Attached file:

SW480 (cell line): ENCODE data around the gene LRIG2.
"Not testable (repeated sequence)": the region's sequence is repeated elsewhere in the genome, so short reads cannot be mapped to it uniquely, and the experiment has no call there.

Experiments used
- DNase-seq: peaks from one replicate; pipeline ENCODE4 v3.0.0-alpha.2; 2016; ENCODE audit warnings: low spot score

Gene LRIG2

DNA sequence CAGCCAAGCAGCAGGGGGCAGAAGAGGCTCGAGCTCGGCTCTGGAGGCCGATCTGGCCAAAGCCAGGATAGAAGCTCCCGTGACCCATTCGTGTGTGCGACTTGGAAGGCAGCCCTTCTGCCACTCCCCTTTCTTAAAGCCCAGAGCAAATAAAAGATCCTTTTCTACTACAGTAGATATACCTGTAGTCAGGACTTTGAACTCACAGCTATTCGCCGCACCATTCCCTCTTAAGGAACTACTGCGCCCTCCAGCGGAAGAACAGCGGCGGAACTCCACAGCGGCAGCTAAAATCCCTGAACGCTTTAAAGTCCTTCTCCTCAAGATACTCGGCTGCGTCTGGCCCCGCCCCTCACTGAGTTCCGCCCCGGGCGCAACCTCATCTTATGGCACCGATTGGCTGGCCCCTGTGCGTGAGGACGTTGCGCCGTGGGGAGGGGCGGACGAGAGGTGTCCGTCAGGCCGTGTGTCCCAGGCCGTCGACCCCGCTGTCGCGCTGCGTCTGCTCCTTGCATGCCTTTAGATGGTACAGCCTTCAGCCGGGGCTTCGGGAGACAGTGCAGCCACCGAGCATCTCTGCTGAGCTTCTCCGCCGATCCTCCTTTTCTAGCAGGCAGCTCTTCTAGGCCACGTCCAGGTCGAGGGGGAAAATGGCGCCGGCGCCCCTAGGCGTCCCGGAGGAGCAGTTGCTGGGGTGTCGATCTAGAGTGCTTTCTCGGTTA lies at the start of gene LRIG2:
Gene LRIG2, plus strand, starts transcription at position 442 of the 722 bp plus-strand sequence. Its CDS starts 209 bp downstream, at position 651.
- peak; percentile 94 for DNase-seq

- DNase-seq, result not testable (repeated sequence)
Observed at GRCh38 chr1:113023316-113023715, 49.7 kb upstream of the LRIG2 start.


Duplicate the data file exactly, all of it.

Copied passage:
SW480 (cell line): ENCODE data around the gene LRIG2.
"Not testable (repeated sequence)": the region's sequence is repeated elsewhere in the genome, so short reads cannot be mapped to it uniquely, and the experiment has no call there.

Experiments used
- DNase-seq: peaks from one replicate; pipeline ENCODE4 v3.0.0-alpha.2; 2016; ENCODE audit warnings: low spot score

Gene LRIG2

DNA sequence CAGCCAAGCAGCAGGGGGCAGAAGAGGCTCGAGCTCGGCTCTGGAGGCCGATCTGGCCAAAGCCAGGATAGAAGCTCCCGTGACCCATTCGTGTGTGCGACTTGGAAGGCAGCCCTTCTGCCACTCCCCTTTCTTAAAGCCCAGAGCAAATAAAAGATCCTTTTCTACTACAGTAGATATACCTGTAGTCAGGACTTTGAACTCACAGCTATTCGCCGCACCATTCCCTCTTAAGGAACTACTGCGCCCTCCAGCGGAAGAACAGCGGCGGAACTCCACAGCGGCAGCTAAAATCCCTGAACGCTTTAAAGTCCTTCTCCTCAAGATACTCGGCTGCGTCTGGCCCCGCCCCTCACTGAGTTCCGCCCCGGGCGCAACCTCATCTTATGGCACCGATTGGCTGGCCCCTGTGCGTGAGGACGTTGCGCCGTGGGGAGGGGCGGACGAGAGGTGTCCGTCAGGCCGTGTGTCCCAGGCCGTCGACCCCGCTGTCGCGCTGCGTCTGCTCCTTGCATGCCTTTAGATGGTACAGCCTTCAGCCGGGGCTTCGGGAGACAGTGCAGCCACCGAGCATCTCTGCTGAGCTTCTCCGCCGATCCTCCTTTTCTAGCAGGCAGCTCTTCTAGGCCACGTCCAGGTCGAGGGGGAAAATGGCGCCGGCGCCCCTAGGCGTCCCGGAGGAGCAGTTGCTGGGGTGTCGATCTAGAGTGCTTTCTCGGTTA lies at the start of gene LRIG2:
Gene LRIG2, plus strand, starts transcription at position 442 of the 722 bp plus-strand sequence. Its CDS starts 209 bp downstream, at position 651.
- peak; percentile 94 for DNase-seq

- DNase-seq, result not testable (repeated sequence)
Observed at GRCh38 chr1:113023316-113023715, 49.7 kb upstream of the LRIG2 start.